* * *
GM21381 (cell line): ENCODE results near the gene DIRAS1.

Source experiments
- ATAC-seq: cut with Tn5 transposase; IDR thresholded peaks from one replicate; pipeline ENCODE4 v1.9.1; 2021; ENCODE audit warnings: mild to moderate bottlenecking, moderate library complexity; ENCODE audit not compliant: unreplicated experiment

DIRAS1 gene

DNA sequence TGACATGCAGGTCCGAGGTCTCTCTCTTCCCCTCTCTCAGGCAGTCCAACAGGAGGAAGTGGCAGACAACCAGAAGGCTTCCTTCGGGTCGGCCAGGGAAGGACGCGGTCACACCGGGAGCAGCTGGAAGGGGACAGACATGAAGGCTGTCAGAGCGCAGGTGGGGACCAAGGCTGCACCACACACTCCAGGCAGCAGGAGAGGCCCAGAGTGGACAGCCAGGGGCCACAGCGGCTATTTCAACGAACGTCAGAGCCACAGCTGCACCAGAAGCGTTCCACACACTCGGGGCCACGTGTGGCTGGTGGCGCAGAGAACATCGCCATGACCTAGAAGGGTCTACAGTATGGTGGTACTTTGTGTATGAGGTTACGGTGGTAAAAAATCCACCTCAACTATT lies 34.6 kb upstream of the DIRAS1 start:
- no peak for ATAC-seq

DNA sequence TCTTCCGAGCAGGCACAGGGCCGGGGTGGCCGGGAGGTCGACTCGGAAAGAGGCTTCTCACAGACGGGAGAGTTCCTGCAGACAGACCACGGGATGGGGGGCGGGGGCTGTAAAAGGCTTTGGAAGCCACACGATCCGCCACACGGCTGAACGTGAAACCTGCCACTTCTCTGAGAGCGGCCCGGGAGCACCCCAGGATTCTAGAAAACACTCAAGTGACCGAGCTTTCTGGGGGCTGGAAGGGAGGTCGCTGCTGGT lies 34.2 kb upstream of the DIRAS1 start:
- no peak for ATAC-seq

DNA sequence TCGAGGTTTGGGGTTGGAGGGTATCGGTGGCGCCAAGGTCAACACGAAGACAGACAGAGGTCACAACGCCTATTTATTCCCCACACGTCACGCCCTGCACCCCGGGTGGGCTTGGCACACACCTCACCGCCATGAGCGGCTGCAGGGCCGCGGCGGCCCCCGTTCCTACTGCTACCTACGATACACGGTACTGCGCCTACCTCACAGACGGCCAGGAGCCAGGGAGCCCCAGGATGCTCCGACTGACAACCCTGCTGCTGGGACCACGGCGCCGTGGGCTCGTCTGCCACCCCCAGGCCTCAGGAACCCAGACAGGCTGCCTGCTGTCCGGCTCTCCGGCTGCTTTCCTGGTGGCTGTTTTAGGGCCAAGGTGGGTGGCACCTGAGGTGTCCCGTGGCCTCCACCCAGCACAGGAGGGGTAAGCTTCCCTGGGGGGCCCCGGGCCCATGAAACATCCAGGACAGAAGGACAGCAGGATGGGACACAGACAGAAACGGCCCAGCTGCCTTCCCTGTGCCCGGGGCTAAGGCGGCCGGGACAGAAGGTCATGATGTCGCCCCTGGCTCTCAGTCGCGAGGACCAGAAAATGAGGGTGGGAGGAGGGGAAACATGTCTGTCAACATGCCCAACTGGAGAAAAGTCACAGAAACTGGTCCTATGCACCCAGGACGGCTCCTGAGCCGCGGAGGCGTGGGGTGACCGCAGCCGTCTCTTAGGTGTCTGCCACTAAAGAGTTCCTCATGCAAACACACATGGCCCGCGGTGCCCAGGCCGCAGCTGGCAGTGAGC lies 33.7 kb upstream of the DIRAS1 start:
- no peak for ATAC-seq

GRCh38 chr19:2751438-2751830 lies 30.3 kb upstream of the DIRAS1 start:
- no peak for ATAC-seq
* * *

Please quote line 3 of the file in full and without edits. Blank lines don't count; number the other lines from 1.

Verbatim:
- ATAC-seq: cut with Tn5 transposase; IDR thresholded peaks from one replicate; pipeline ENCODE4 v1.9.1; 2021; ENCODE audit warnings: mild to moderate bottlenecking, moderate library complexity; ENCODE audit not compliant: unreplicated experiment